Q: You've delivered several presentations warning of a new and potentially disastrous threat to global supply chains: cyber security attacks. Could you explain?
A: Before Sept. 11, 2001, most supply chain professionals focused security measures on preventing the theft of valuable goods in their manufacturing and transportation operations. After Sept. 11, we focused on preventing weapons of mass destruction—or disruption—from being placed in cargo containers or other conveyances headed to the United States.
Today, there's a potentially more destructive—and often overlooked— danger to the supply chain community: cyber security threats. The volume and sophistication of cyber threats from totalitarian governments or nefarious individuals is increasing exponentially.
This 21st-century threat jeopardizes not only our information infrastructure, but the supply chain community, and at all levels of high-tech software and hardware products that connect with local or enterprise-wide networks, both hardwired and wireless.
Concerns about the "injection of viruses" into high-tech hardware products during their journey from manufacturing sources to customer delivery continue to grow. These concern are especially high with regard to government agencies. More than natural disasters, financial instability, or political upheavals, what keeps me up at night is the fear that bad guys are injecting into products bad stuff that can disrupt, bring down, or steal confidential information from networks.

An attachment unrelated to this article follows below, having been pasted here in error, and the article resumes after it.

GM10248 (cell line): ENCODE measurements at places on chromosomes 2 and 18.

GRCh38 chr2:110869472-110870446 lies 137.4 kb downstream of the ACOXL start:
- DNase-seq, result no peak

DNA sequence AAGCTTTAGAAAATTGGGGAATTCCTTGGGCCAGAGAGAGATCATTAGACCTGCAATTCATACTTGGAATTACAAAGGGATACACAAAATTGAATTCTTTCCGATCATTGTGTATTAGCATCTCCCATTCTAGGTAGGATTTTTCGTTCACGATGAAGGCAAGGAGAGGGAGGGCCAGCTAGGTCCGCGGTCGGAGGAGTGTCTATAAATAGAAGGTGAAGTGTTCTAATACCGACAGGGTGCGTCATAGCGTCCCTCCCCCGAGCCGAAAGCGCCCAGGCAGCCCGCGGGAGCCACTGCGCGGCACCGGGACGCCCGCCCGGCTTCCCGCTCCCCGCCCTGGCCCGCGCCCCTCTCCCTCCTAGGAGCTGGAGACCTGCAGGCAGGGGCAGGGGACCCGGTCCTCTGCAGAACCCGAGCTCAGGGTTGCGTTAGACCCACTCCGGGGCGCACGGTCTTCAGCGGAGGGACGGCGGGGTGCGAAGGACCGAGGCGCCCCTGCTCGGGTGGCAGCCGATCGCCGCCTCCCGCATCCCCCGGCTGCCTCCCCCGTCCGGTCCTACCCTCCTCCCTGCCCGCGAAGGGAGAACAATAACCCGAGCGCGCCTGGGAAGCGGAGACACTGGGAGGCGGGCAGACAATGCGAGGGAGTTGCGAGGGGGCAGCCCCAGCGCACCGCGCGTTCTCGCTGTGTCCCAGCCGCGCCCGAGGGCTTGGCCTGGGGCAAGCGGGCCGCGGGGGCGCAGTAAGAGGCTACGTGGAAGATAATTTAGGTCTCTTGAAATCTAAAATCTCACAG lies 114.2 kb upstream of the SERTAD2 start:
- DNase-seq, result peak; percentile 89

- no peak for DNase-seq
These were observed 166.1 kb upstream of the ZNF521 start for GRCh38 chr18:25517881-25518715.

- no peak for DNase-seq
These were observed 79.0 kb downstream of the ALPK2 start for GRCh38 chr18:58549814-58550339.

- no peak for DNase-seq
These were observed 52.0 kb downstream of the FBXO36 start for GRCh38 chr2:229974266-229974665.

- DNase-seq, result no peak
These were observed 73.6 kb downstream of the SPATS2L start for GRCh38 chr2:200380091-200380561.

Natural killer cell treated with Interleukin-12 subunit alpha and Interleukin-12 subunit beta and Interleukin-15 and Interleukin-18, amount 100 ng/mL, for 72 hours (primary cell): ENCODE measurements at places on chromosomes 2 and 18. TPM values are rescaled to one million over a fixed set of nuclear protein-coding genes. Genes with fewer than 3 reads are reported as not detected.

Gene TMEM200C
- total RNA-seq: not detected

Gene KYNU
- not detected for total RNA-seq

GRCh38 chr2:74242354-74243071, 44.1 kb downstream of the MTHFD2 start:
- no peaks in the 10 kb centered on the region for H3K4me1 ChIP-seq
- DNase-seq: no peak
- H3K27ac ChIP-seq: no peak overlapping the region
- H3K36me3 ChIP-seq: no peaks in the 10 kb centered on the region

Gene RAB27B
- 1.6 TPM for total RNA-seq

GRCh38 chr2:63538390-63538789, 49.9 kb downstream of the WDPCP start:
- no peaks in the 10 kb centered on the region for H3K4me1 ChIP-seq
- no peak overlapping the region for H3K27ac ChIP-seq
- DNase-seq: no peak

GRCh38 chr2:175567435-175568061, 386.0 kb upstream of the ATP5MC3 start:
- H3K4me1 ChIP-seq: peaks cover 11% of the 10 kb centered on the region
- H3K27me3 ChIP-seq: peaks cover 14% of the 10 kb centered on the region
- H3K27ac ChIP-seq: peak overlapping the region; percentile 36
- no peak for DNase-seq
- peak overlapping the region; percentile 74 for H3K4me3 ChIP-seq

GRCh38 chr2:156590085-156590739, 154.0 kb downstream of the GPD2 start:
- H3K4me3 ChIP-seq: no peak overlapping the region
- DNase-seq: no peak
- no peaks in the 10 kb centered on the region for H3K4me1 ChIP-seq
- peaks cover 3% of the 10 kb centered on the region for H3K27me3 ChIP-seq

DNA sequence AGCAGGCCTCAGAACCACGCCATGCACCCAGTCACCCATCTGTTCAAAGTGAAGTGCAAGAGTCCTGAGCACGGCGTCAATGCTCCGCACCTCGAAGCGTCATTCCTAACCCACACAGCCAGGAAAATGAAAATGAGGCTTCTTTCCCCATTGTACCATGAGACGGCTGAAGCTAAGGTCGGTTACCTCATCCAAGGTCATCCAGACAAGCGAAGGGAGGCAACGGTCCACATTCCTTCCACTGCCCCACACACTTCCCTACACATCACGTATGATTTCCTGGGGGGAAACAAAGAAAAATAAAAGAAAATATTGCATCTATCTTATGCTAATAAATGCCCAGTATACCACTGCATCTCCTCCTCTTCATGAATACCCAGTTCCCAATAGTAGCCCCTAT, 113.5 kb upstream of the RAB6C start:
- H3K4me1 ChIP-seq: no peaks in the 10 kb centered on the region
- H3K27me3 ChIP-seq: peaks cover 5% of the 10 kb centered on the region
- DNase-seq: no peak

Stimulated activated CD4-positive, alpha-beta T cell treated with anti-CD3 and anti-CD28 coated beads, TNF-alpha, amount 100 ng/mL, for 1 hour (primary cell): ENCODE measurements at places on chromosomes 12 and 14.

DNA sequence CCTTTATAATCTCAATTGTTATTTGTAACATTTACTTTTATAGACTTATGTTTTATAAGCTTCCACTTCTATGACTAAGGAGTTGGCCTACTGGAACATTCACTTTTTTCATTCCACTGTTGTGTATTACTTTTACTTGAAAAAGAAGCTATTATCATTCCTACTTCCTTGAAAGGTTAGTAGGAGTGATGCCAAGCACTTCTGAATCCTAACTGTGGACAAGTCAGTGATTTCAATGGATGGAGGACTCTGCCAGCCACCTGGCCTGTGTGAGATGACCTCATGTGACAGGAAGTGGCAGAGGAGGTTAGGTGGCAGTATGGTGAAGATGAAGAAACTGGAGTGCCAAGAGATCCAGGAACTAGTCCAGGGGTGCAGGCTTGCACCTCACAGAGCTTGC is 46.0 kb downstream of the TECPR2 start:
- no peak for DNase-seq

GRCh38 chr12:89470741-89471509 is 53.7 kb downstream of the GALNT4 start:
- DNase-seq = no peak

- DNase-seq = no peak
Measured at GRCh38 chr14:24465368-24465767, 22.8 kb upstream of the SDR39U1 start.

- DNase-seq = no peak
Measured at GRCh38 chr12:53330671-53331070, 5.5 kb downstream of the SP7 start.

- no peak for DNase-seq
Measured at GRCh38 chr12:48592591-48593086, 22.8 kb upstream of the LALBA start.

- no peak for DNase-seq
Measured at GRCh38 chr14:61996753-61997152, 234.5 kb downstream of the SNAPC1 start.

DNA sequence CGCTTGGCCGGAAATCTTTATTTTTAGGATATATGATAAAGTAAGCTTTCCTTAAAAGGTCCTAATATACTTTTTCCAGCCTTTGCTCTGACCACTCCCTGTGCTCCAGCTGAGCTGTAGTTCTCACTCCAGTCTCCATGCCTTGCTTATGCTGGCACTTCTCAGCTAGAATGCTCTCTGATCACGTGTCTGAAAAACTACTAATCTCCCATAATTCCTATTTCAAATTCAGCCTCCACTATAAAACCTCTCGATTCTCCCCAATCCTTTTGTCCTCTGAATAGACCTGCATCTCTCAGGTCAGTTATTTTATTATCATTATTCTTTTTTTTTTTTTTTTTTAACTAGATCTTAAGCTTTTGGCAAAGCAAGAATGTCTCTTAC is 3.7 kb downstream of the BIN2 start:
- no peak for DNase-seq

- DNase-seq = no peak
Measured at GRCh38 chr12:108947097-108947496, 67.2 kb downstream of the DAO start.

In the past two years, persistent and highly organized cyber attacks such as Stuxnet, Aurora, Wikileaks, ShadyRAT and Night Dragon (see sidebar) illustrate how cleverly the bad guys can worm their way into the world's most protected networks and either sabotage them, steal intellectual property, or compromise government trade or military secrets.
So the question is, how safe are our networked products—from software to computers to servers? How do we protect the integrity of our supply chains and the products they carry?
Q: What's the answer to that question? How do we protect our supply chains and the products they carry from malicious cyber intrusions?
A: About 18 months ago, I met with an undersecretary of defense for supply chain. (The U.S. Department of Defense is a McAfee customer.)
In supply chains, the undersecretary said, we are always concerned about doing things better, faster, and cheaper. So we've outsourced to China. But that has created an unforeseen risk—one that is of grave concern to national security. Night Dragon and other cyber threats are examples of nation-states or totalitarian regimes aggressively seeking intellectual property and testing cyber terrorism and warfare.
China is neither safe nor secure as a production source, the undersecretary told me. There are no data loss or IP protection mechanisms—a situation that could subject product to inadvertent dangers. When you see a picture of our stealth bomber sitting in China, or learn that its ballistic missiles are based on our design, you have to wonder how that happened.